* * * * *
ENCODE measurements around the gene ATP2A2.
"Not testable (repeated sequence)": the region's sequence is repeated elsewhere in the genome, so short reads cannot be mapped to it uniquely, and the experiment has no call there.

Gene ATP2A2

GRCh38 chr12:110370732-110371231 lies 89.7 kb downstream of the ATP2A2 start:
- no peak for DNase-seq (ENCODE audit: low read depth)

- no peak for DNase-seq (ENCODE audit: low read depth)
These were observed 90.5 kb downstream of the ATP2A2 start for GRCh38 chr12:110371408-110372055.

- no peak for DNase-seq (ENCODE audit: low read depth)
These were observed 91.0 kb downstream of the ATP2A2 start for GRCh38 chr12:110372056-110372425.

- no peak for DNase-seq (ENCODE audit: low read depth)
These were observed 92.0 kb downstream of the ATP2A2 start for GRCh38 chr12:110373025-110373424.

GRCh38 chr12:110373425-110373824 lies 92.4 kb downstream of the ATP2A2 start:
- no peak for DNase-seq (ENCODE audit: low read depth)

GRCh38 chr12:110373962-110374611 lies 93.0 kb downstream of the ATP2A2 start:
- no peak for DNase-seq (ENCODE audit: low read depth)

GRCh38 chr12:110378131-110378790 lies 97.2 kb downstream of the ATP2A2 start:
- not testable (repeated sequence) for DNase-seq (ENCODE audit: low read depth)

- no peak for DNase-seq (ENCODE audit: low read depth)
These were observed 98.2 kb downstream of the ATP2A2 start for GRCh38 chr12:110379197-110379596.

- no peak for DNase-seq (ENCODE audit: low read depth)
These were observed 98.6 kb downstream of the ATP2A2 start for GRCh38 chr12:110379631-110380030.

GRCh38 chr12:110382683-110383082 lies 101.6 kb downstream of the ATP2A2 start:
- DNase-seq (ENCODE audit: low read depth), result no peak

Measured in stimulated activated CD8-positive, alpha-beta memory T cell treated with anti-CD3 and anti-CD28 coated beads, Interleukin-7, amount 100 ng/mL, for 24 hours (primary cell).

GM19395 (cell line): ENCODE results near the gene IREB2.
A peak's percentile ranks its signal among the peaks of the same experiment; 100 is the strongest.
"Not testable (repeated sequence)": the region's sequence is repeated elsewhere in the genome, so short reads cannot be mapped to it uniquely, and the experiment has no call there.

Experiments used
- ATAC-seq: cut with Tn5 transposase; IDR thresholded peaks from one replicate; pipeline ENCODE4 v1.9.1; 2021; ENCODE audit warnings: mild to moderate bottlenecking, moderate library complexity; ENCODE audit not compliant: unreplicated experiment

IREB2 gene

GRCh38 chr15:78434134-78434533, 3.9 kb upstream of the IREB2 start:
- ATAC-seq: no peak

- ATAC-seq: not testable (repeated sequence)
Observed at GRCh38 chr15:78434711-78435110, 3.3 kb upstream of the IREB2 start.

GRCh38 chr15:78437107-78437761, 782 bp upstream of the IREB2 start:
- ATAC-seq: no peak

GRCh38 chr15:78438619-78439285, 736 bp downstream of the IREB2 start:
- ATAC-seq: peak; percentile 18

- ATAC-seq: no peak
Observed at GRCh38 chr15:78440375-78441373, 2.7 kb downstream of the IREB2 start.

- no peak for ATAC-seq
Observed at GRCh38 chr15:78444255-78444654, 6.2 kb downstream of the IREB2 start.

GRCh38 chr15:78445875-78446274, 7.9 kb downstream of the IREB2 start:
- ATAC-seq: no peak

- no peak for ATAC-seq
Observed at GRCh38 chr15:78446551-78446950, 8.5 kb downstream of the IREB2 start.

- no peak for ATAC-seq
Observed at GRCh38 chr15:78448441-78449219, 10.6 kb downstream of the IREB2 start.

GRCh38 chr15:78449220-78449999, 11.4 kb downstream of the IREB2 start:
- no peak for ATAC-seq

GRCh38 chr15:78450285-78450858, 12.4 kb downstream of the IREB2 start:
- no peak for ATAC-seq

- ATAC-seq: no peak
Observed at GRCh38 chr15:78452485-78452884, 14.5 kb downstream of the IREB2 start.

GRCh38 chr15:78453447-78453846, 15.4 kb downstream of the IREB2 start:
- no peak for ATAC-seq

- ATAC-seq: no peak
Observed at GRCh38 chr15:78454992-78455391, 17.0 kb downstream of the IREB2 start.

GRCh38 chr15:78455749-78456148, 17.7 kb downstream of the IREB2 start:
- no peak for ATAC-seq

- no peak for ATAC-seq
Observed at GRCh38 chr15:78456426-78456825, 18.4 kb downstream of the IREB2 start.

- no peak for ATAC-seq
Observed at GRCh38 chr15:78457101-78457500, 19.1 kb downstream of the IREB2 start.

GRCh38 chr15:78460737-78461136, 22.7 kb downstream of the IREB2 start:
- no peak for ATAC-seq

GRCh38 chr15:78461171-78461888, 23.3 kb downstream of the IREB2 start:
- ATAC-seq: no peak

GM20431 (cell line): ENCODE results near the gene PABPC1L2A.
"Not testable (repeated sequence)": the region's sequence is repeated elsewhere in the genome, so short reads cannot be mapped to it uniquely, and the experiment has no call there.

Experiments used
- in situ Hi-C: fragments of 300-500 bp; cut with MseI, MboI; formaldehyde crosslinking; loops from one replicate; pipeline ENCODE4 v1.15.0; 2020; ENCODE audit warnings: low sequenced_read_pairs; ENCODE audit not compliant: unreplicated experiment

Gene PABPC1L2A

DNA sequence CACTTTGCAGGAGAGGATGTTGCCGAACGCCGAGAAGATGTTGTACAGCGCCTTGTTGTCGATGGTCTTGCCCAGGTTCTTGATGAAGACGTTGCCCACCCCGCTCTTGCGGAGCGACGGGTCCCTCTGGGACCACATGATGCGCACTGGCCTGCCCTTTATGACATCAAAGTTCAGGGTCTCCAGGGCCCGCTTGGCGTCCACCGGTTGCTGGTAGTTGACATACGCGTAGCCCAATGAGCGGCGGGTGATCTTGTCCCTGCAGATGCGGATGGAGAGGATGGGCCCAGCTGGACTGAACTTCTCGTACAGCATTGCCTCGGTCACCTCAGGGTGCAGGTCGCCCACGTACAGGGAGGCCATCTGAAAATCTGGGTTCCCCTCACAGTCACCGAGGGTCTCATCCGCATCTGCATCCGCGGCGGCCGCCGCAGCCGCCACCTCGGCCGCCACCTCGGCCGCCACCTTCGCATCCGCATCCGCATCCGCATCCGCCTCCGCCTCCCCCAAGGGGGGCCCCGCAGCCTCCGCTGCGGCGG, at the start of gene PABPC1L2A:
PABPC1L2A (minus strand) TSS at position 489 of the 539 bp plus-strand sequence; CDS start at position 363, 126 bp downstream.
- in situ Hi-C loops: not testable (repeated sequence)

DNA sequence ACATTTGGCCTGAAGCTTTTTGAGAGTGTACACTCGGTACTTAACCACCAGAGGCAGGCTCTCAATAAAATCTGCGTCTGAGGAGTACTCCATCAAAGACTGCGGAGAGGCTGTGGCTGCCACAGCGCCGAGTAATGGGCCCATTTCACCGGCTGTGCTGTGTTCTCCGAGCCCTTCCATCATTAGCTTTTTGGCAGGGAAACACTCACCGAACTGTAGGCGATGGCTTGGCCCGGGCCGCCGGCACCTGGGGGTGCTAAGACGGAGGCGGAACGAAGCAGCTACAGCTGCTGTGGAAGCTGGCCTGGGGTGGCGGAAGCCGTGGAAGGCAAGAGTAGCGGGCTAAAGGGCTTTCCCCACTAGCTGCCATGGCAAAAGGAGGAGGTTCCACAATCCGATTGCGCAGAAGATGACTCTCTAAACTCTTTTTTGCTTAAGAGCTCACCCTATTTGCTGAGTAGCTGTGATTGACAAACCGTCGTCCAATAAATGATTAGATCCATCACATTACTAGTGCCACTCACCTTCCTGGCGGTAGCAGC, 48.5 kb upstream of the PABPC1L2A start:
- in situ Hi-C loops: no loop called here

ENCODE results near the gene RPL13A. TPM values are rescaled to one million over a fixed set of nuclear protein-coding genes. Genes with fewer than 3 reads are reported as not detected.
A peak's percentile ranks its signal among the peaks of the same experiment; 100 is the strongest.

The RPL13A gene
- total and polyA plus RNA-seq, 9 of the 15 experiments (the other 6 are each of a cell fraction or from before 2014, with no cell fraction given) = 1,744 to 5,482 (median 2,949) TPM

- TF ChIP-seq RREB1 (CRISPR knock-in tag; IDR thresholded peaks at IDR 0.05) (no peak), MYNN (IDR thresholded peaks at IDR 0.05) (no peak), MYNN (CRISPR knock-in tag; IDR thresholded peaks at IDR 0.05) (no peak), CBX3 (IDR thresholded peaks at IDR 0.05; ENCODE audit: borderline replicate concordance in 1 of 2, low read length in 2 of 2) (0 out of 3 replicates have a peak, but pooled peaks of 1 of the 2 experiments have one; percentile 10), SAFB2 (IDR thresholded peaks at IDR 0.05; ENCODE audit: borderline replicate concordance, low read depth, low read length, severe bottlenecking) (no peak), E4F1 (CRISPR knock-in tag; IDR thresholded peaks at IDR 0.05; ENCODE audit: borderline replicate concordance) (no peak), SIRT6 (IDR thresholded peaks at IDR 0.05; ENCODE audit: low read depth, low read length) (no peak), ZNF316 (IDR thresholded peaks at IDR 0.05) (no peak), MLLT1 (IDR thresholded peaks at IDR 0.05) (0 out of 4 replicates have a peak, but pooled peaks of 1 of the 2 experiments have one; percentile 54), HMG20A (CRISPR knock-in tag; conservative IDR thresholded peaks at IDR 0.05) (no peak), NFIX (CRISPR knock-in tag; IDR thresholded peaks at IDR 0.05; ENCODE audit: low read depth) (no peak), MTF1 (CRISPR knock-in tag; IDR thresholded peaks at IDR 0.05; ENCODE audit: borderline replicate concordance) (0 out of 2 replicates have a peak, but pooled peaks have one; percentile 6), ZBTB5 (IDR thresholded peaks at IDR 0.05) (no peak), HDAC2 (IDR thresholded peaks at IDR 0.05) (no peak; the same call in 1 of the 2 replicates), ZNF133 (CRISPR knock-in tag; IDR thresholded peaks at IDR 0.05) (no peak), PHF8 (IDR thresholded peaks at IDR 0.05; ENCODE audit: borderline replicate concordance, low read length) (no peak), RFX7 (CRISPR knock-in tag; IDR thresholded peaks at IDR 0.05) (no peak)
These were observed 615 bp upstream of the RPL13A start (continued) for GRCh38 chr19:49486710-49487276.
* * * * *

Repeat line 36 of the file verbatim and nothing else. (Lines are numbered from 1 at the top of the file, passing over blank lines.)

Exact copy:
- ATAC-seq: no peak